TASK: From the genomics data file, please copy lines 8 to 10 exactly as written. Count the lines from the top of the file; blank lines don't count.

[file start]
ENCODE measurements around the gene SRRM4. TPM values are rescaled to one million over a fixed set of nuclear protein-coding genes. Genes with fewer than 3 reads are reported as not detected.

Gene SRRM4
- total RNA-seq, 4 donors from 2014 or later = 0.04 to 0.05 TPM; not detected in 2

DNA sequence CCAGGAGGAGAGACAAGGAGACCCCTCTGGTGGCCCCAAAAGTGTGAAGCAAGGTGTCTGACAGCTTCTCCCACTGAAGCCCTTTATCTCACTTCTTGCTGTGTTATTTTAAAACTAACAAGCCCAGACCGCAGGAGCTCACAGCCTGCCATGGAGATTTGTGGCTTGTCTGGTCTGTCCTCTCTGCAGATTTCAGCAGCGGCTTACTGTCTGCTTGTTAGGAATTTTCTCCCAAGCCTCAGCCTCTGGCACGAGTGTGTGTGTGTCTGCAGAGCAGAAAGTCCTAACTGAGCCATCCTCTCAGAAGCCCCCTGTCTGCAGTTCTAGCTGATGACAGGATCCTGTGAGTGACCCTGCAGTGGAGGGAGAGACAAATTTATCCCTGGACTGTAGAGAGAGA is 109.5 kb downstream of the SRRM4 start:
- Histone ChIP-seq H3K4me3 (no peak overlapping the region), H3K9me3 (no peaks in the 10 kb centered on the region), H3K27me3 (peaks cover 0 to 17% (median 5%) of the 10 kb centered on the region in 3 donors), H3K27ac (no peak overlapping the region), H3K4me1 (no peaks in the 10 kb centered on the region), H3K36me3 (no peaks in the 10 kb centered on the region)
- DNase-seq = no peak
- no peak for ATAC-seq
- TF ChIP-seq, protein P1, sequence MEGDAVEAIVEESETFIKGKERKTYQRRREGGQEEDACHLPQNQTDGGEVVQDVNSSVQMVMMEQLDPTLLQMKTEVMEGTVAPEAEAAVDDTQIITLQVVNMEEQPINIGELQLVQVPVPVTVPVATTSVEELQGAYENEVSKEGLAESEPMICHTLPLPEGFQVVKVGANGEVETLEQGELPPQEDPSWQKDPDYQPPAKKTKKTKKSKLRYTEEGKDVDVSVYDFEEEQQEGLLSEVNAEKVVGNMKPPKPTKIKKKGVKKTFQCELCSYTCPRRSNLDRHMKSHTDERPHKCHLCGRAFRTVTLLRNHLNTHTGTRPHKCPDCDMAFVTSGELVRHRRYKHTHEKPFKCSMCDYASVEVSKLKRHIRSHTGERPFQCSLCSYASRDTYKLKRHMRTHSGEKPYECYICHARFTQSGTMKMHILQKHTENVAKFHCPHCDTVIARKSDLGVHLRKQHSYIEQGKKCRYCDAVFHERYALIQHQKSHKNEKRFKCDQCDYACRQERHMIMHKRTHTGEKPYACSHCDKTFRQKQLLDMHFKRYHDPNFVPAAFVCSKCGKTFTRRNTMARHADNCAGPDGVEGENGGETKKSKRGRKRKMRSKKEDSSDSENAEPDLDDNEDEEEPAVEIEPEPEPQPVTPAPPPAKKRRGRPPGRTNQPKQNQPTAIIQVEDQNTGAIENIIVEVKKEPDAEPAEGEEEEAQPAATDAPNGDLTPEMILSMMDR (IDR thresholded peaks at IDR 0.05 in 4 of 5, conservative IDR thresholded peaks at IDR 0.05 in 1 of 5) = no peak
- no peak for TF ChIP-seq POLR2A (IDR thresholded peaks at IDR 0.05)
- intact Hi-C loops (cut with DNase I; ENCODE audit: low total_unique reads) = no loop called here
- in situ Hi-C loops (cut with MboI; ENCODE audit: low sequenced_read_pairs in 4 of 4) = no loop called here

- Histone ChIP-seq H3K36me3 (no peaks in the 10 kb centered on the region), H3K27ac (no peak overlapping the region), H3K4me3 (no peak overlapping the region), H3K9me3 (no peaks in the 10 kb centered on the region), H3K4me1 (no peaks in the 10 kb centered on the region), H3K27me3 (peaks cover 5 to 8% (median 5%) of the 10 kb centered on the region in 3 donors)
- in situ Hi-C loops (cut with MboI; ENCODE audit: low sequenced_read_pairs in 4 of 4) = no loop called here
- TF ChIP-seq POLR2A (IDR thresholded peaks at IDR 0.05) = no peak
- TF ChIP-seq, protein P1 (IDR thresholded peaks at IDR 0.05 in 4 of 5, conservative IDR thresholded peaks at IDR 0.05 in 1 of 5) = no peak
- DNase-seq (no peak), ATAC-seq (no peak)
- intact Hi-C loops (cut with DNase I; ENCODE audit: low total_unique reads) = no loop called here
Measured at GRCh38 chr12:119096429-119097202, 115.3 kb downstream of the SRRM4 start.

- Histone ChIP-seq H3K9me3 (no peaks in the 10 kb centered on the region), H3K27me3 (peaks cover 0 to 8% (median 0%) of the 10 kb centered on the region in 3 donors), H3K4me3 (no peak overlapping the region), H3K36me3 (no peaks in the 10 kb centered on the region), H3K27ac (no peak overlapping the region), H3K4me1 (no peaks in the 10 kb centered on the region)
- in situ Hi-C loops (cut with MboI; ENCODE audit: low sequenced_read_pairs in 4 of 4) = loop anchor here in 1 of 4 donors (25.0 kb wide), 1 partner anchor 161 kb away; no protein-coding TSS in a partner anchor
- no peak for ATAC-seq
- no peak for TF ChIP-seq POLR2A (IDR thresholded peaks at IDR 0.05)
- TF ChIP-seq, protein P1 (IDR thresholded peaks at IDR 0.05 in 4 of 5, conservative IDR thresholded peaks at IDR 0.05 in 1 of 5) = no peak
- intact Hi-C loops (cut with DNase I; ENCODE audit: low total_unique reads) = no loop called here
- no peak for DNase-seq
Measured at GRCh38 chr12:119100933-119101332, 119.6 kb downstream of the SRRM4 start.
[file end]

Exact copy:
- TF ChIP-seq, protein P1, sequence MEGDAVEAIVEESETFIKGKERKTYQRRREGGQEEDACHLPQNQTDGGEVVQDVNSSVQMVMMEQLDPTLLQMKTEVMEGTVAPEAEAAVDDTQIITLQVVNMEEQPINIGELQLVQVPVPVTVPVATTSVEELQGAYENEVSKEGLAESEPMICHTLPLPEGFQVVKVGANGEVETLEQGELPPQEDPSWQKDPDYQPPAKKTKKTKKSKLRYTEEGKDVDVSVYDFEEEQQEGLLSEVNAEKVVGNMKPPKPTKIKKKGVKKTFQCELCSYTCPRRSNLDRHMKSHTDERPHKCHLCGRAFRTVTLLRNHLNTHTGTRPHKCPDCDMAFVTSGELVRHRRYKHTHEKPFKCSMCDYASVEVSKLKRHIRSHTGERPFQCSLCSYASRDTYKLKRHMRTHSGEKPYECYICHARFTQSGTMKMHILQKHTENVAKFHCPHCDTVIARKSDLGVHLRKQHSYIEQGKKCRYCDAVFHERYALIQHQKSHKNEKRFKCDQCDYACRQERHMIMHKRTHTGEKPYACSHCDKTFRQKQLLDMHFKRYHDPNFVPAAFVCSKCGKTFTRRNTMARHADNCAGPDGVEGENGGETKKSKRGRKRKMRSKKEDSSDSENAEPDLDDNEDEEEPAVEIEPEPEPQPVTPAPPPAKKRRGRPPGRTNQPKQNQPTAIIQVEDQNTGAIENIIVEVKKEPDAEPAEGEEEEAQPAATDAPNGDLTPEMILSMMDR (IDR thresholded peaks at IDR 0.05 in 4 of 5, conservative IDR thresholded peaks at IDR 0.05 in 1 of 5) = no peak
- no peak for TF ChIP-seq POLR2A (IDR thresholded peaks at IDR 0.05)
- intact Hi-C loops (cut with DNase I; ENCODE audit: low total_unique reads) = no loop called here